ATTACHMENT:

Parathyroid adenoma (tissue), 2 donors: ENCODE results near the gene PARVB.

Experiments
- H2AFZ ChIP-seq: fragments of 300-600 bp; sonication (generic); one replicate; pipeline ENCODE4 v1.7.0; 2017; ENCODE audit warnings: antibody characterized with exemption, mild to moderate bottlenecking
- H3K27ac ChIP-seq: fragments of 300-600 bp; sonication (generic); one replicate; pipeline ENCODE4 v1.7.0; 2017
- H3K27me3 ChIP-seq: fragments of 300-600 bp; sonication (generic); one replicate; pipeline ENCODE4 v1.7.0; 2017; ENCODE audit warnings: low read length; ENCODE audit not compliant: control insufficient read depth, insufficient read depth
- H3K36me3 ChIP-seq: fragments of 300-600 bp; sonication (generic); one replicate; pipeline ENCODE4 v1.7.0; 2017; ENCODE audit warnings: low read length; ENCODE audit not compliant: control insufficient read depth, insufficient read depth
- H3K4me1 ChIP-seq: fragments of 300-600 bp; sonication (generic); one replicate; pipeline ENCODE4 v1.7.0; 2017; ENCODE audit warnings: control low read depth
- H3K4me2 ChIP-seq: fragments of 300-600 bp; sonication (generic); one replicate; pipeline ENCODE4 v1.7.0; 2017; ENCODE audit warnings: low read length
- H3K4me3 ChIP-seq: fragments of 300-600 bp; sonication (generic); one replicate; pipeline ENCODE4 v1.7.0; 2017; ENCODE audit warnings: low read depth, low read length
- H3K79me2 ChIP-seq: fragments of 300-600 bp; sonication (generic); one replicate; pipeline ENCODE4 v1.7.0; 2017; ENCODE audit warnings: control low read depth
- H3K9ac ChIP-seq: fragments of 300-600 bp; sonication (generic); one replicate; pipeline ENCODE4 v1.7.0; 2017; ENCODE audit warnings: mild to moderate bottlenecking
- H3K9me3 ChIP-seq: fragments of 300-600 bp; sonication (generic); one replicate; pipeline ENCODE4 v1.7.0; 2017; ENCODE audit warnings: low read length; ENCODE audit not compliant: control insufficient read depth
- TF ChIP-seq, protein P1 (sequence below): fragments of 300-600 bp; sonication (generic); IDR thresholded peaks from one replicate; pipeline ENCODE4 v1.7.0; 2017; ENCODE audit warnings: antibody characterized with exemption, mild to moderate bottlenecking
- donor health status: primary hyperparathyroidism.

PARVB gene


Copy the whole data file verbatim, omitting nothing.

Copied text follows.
Parathyroid adenoma (tissue), 2 donors: ENCODE results near the gene PARVB.

Experiments
- H2AFZ ChIP-seq: fragments of 300-600 bp; sonication (generic); one replicate; pipeline ENCODE4 v1.7.0; 2017; ENCODE audit warnings: antibody characterized with exemption, mild to moderate bottlenecking
- H3K27ac ChIP-seq: fragments of 300-600 bp; sonication (generic); one replicate; pipeline ENCODE4 v1.7.0; 2017
- H3K27me3 ChIP-seq: fragments of 300-600 bp; sonication (generic); one replicate; pipeline ENCODE4 v1.7.0; 2017; ENCODE audit warnings: low read length; ENCODE audit not compliant: control insufficient read depth, insufficient read depth
- H3K36me3 ChIP-seq: fragments of 300-600 bp; sonication (generic); one replicate; pipeline ENCODE4 v1.7.0; 2017; ENCODE audit warnings: low read length; ENCODE audit not compliant: control insufficient read depth, insufficient read depth
- H3K4me1 ChIP-seq: fragments of 300-600 bp; sonication (generic); one replicate; pipeline ENCODE4 v1.7.0; 2017; ENCODE audit warnings: control low read depth
- H3K4me2 ChIP-seq: fragments of 300-600 bp; sonication (generic); one replicate; pipeline ENCODE4 v1.7.0; 2017; ENCODE audit warnings: low read length
- H3K4me3 ChIP-seq: fragments of 300-600 bp; sonication (generic); one replicate; pipeline ENCODE4 v1.7.0; 2017; ENCODE audit warnings: low read depth, low read length
- H3K79me2 ChIP-seq: fragments of 300-600 bp; sonication (generic); one replicate; pipeline ENCODE4 v1.7.0; 2017; ENCODE audit warnings: control low read depth
- H3K9ac ChIP-seq: fragments of 300-600 bp; sonication (generic); one replicate; pipeline ENCODE4 v1.7.0; 2017; ENCODE audit warnings: mild to moderate bottlenecking
- H3K9me3 ChIP-seq: fragments of 300-600 bp; sonication (generic); one replicate; pipeline ENCODE4 v1.7.0; 2017; ENCODE audit warnings: low read length; ENCODE audit not compliant: control insufficient read depth
- TF ChIP-seq, protein P1 (sequence below): fragments of 300-600 bp; sonication (generic); IDR thresholded peaks from one replicate; pipeline ENCODE4 v1.7.0; 2017; ENCODE audit warnings: antibody characterized with exemption, mild to moderate bottlenecking
- donor health status: primary hyperparathyroidism.

PARVB gene